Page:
4 ways to close the COVID-19 racial health gap

This article is republished from The Conversation under a Creative Commons license

By Tamra Burns Loeb, UCLA School of Medicine and Dorothy Chin, UCLA School of Medicine

New strategies are needed to help people of color battle the COVID-19 virus.
dmbaker via Getty Images

The COVID-19 pandemic has exposed the reality that health in the U.S. has glaring racial inequities. Since March, people of color have been more likely to get sick and more likely to die from COVID-19 infection because they have been living and working in social conditions that worsen their physical health and mental health.

These conditions are rooted in structural inequalities that are also responsible for the severity and progression of COVID-19. While the issues are complex, research has suggested some ways to repair the broken system. Now, at the dawn of a new administration, more effective strategies that look at the realities of these affected communities can be implemented.

As research psychologists who study the social influences of health and mental health among marginalized groups and help design interventions for COVID-affected communities, we offer a four-pronged approach in mounting an effective response.

Focus on community, rather than individual, risk

Risk for COVID-19 has primarily been framed as individual risk, such as being over 60, having a preexisting illness or performing front-line work. Research suggests that to close the racial gaps in health, we need to shift our thinking away from personal risk to a community orientation.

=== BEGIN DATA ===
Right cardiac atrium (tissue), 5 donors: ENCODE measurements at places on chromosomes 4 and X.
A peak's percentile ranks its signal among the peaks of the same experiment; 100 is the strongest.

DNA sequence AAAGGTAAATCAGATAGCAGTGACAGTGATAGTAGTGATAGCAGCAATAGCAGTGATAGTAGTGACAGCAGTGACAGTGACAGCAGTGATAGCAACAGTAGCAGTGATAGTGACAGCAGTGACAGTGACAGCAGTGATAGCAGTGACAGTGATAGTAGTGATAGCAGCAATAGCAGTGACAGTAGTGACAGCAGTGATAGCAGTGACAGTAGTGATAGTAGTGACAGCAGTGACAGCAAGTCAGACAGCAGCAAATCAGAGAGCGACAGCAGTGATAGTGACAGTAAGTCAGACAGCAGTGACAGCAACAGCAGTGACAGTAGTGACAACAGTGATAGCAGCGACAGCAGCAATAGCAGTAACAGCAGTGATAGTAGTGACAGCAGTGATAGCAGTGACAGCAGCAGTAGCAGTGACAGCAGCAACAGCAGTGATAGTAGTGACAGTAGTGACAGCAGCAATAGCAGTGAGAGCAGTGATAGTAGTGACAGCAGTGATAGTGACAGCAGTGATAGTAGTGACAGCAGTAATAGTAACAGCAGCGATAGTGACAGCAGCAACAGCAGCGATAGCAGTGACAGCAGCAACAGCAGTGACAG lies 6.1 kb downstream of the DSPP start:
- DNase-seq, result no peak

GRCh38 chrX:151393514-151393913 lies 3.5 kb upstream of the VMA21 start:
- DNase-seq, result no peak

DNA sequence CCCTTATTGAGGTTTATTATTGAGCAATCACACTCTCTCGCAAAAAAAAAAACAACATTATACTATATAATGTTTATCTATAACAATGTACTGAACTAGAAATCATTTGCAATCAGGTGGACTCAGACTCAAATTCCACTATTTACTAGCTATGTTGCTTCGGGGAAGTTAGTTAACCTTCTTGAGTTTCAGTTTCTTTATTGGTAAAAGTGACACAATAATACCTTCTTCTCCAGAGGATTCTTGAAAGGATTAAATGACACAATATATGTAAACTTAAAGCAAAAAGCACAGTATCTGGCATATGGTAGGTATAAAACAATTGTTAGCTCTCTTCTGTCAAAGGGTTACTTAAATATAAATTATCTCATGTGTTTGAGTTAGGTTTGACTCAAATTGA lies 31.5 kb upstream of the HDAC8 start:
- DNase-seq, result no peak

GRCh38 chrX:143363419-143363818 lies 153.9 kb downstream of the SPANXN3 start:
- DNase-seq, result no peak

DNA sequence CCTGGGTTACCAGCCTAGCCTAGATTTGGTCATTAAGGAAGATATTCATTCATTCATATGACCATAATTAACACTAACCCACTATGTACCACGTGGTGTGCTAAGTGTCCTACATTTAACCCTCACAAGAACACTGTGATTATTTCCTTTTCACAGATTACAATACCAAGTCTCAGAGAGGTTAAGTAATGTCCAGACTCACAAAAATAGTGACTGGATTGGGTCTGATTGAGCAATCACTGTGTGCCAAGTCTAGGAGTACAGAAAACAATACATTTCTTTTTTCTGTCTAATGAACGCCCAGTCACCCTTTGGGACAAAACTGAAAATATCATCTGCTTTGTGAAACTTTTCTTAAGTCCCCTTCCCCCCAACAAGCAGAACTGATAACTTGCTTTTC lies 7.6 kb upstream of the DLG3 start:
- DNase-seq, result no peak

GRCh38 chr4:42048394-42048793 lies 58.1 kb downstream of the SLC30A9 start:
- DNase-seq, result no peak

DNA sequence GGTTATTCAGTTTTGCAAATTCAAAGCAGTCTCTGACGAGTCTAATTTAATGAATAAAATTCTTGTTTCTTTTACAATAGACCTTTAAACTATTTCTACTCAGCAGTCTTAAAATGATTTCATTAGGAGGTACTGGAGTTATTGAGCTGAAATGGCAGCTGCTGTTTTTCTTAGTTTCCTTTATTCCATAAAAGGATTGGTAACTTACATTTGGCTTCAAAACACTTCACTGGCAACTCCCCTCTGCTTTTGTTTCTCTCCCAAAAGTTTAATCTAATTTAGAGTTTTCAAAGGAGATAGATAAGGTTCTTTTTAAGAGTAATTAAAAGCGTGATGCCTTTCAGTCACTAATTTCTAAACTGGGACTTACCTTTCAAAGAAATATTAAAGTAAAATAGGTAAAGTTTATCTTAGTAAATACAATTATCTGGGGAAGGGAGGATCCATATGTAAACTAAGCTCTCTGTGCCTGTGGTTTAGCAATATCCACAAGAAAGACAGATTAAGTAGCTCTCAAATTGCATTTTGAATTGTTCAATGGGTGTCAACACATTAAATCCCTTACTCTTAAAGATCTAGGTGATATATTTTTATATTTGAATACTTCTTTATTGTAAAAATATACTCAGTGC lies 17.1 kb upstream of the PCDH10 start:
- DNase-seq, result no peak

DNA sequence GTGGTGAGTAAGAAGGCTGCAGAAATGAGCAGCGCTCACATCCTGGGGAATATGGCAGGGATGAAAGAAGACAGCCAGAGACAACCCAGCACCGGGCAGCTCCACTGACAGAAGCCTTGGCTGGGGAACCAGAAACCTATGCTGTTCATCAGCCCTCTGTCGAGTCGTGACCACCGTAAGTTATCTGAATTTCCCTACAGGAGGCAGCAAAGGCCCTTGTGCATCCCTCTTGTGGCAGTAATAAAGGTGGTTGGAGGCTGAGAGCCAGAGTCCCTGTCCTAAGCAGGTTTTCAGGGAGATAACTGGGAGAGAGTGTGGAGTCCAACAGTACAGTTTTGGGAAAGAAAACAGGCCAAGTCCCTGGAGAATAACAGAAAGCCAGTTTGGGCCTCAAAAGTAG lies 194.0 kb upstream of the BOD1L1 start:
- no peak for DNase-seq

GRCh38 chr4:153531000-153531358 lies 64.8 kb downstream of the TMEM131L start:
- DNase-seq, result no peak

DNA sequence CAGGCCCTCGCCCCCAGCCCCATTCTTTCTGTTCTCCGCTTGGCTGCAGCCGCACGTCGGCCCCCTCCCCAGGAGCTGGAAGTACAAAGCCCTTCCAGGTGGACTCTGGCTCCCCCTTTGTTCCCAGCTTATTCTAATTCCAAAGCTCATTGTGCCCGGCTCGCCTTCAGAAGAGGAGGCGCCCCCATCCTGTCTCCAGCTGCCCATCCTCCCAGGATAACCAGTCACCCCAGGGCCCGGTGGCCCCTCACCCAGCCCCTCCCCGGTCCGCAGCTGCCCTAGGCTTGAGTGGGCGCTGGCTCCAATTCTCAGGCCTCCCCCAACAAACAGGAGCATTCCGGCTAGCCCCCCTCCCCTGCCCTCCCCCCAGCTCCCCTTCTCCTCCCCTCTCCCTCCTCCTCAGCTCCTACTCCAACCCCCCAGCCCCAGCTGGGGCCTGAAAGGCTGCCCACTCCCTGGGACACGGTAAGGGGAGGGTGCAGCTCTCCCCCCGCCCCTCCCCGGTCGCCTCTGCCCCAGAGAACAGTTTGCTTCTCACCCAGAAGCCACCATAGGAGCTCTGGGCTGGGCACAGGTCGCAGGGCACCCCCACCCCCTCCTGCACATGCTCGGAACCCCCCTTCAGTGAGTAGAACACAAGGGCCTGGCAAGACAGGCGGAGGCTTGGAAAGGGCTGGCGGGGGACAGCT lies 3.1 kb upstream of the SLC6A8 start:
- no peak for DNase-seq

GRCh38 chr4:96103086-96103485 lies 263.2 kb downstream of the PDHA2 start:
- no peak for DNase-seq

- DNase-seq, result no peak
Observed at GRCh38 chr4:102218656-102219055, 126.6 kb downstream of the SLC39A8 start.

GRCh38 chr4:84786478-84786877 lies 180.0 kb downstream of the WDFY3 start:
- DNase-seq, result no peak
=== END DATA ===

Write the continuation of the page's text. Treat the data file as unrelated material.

Community risk is the set of factors that collectively put a group of people at risk. One such factor is deep poverty. Deep poverty, describing those with household incomes at less than 50% of the poverty level, is linked with poor physical health and mental health and lack of resources.

COVID-19 has laid bare the effects of deep poverty in communities of color, with government mandates that do not square with the realities of underresourced communities. How does one socially distance in an overcrowded living situation? How can children learn remotely from home when parents have to go to work? Policymakers need to understand and better address risk profiles that reflect communities’ environmental conditions and specific vulnerabilities.

Use culturally relevant messages

One reason that Asian countries have succeeded in curbing the spread of COVID-19 is the widespread acceptance of mask-wearing, consistent with collectivistic cultures. Mask-wearing is seen as polite social behavior that protects others, so recommendations to wear masks graft onto an existing social value.

Among those in the white mainstream culture in the United States, the message of mask-wearing may conflict with the individualistic ethos. Black men, however, may limit mask-wearing out of fears that it will incur police attention. In Latino communities where family is a top priority, “protect your family” may be an effective message. Identifying culturally consistent messaging is important for COVID-19 prevention, testing and treatment efforts.

Also exemplary of cultural differences are the varying responses to a COVID-19 vaccine. An overwhelming 93% of Black Americans in Los Angeles County said they would not take the vaccine when it becomes available. Black and Indigenous Americans have long been subjected to unethical medical experimentation and outright deception and fraud. Coupled with racism in the health care system and a lack of physicians of color, many may question whether the vaccine is a safe option.

For Black and Indigenous Americans to accept the safety and value of a newly developed vaccine, trusted community partners such as familiar neighborhood clinics and local social activists need to present reliable data coming from community-validated sources.